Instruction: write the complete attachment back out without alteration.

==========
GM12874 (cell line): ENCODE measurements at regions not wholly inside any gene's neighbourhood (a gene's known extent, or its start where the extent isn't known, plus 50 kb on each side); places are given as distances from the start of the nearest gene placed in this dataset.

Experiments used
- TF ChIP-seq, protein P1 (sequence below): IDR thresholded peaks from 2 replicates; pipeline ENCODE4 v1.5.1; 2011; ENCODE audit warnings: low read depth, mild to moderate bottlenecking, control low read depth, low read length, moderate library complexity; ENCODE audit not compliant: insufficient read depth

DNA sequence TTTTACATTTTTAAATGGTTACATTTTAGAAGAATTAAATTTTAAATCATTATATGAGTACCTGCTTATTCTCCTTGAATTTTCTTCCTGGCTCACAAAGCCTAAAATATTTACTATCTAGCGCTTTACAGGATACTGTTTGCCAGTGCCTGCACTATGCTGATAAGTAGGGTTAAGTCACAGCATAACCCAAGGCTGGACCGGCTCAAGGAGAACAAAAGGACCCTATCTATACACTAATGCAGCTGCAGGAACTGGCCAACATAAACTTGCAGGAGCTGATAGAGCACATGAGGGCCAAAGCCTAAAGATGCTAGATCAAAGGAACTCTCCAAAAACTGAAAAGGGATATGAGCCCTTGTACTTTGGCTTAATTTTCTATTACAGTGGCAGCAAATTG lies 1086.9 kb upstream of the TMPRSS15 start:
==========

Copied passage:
GM12874 (cell line): ENCODE measurements at regions not wholly inside any gene's neighbourhood (a gene's known extent, or its start where the extent isn't known, plus 50 kb on each side); places are given as distances from the start of the nearest gene placed in this dataset.

Experiments used
- TF ChIP-seq, protein P1 (sequence below): IDR thresholded peaks from 2 replicates; pipeline ENCODE4 v1.5.1; 2011; ENCODE audit warnings: low read depth, mild to moderate bottlenecking, control low read depth, low read length, moderate library complexity; ENCODE audit not compliant: insufficient read depth

DNA sequence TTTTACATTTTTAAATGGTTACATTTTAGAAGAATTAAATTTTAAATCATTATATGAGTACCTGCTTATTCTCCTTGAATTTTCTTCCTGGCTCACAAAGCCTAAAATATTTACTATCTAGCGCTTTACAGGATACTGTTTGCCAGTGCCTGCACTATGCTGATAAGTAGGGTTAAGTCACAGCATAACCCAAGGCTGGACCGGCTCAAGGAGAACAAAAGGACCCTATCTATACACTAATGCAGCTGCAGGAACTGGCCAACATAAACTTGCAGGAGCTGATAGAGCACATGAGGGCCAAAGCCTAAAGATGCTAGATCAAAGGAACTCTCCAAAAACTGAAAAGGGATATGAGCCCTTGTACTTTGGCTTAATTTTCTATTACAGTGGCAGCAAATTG lies 1086.9 kb upstream of the TMPRSS15 start: